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You can have the best product on the market, but if it’s not reaching the right audience and developing a dedicated fanbase, it’s not living up to its full potential. In Seth Godin’s 2003 TED Talk, he shared a powerful statement, “Ideas that spread, win.” One of the best ways to spread ideas is through story. Having just completed the intensive Story Skills Workshop by marketing expert Seth Godin and best-selling author Bernadette Jiwa, here are some takeaways about how storytelling can be used to enhance your brand marketing. 

What comprises a story?

While it may seem like the word anecdote and story can be used interchangeably, stories are constructed in a more meaningful way to include three key components: a beginning, middle and end. 

  • Beginning: At a time where we are at peak information overload, individuals must pick and prioritize what gets attention. With an average of 30 seconds or less to capture someone’s interest, stories must engage the audience immediately.
  • Middle: The middle stages of a story must maintain the audience’s attention and move the story forward. This is accomplished by illustrating the challenge that the hero faces and what’s at stake.
  • End: The end of the story is what the audience walks away with. In order to be as meaningful as possible, it must describe the change that the hero endured, while providing insights on what we can learn from it.

Although the story scaffold may seem lengthy, a story can be as long or as short as it needs to be in order to convey the proper message. The important thing is to ensure that it keeps the audience captivated and provides a takeaway. One of the most well-known and frequently cited short stories is attributed to Ernest Hemingway. At just six words it reads, “For sale: baby shoes, never worn.” 

Why do stories work?

“The psychological connection between head and heart is why stories work,” Bernadette says. That’s why when you watch something that is action-oriented or thrilling, your palms may sweat and you may feel anxious, as cortisol, also known as the stress hormone, is released. The same goes for “feel good” emotions – when you become invested in the story and its outcome, large amounts of oxytocin are released, allowing us to feel more and more empathetic. This emotional investment is what allows stories to not only reach us, but to resonate with us, causing curious minds to wander back to Ernest Hemingway’s six-word story and attempt to fill in the gap by asking the question: why were those baby shoes for sale? 

How can stories be utilized in marketing? 

Effective storytelling allows us to inhabit what the character is feeling – an emotionally evocative response that is key in marketing. Part of developing a powerful brand story, message and overall marketing strategy is seeing your brand through your customers’ eyes. “In order to understand your story goals, you need to know who your audience is and what change you’re trying to create in them,” Bernadette says. This requires another key component of great storytelling: to be, as Bernadette phrases it, a great listener and a first-class noticer. Next, comes their role in the story scaffold, or “hero’s journey.”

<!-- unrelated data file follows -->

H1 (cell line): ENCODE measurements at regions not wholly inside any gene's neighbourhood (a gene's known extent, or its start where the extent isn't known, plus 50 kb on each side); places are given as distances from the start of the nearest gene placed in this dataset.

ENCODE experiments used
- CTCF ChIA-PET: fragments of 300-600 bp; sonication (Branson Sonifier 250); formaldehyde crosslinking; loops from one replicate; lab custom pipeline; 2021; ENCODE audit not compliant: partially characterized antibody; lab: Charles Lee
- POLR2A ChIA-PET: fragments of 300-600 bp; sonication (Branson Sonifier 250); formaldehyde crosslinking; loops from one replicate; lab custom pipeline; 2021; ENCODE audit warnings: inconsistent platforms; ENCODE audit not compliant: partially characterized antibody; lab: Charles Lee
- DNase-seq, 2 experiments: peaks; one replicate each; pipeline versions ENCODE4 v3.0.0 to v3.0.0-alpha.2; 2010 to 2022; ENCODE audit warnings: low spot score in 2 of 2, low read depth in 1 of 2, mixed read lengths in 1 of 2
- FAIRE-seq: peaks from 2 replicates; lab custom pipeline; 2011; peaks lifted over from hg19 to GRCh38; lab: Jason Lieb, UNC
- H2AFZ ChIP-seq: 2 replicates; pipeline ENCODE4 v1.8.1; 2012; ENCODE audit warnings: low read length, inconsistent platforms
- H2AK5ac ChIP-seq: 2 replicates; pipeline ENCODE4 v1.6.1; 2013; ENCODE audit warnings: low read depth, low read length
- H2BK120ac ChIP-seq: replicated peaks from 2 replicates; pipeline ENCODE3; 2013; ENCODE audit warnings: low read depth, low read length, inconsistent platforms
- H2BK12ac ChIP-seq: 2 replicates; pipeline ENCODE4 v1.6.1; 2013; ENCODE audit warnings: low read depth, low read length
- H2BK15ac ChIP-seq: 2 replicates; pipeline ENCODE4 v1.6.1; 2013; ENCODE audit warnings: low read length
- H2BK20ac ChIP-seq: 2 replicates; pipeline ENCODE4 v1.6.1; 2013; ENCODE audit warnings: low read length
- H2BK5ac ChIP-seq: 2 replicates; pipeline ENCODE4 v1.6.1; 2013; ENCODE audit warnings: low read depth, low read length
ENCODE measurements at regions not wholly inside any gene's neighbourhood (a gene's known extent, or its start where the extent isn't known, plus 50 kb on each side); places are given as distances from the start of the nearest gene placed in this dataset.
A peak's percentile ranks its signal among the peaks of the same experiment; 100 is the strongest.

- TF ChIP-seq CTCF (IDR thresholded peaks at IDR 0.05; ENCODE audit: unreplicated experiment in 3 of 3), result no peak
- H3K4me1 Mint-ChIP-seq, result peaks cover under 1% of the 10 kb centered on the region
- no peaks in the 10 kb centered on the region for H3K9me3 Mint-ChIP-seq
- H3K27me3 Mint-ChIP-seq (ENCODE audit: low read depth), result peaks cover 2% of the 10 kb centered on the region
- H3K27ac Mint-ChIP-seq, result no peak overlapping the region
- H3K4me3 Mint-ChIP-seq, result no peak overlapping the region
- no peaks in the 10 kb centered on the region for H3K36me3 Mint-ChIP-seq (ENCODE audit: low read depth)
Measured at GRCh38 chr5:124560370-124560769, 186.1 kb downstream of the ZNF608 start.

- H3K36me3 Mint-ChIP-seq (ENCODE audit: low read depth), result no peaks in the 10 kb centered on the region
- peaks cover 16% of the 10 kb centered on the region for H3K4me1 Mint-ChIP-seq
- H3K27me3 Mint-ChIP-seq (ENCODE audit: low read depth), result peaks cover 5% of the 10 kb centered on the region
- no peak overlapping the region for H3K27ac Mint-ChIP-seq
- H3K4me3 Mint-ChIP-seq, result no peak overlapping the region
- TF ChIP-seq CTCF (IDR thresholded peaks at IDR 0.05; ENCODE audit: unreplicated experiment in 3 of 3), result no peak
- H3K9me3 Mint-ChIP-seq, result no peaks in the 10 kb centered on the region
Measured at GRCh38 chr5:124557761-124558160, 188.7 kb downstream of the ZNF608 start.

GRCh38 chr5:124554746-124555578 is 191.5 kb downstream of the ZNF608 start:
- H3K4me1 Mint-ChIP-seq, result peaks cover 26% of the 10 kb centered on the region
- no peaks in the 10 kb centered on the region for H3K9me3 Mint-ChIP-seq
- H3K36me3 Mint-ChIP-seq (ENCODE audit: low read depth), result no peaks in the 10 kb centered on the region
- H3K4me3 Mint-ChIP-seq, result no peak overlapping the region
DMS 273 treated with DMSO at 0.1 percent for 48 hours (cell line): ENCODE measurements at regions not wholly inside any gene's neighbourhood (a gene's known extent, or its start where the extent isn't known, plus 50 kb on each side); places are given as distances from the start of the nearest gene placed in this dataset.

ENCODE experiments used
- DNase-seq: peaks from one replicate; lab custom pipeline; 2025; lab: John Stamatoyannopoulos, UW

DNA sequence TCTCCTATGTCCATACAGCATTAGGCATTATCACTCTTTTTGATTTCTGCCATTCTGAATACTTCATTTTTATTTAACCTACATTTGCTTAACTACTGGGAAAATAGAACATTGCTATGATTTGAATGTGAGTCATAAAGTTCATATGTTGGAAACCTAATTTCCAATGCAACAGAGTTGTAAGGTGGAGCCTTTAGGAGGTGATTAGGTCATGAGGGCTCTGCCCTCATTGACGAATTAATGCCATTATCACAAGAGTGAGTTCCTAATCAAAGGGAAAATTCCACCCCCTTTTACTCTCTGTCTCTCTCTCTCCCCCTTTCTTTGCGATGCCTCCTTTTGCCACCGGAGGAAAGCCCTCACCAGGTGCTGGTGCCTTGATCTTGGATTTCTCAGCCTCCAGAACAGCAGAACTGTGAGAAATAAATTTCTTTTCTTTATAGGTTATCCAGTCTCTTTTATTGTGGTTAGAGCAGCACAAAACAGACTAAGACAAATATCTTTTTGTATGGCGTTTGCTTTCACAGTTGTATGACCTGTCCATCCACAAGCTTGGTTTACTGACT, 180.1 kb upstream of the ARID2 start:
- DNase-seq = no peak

• Step One: Be a Great Listener

That’s why our marketing process, known as the Orange Label Approach, begins with a deep dive into understanding those that know the company best: key stakeholders and, of course, the external audience. The View From The Field process allows us to conduct a one-on-one interview with the audiences to find out their experiences with the brand, what stands out to them, what – if anything – they would change and what must absolutely stay the same. This detailed process often unearths hidden gems that may have otherwise never come to the surface and allows the consumer-brand relationship to continue to grow.

  • Step Two: Make the Customer the Hero 

As Bernadette so eloquently added to Seth’s statement, “Ideas that matter, spread. Not by buying attention, but by earning trust. Not by reaching people, but by resonating with them. The goal is to get your message believed, not just noticed.” This isn’t accomplished by making the product the hero of the story. Instead, it’s accomplished by showing the customer as the hero and your product as the guide. 

When painting a picture of the customer as the hero of the story, “we see the customer as the person in a situation facing a choice and we get to witness how their life is changed in the presence of the product,” Bernadette explains. We saw this in Google’s “Loretta” Super Bowl commercial in which, “A man reminisces about the love of his life with a little help from Google.” Straight away in the YouTube description, Google positions the customer as the hero of the story and Google as the “helper,” or more appropriately, the “assistant.” True to step one, the ad was inspired and narrated by the real-life story of a Google employee’s 85-year-old grandfather. 


The power of a good story is that it resonates with audiences and persuades, influences and inspires them to take a desired action. Specializing in crafting copy with an emotional pull, our response marketing helps businesses establish and build lasting relationships with their customers, capturing attention and increasing affinity. Find out how our work has elicited response for companies in the healthcare and retail space:

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Founded in 1972

As Orange County’s longest-standing, privately held response marketing agency, we have witnessed dynamic shifts in the world of marketing. Through it all, we have ensured our clients stay at the forefront of communication and technology, driving response and value with every new endeavor.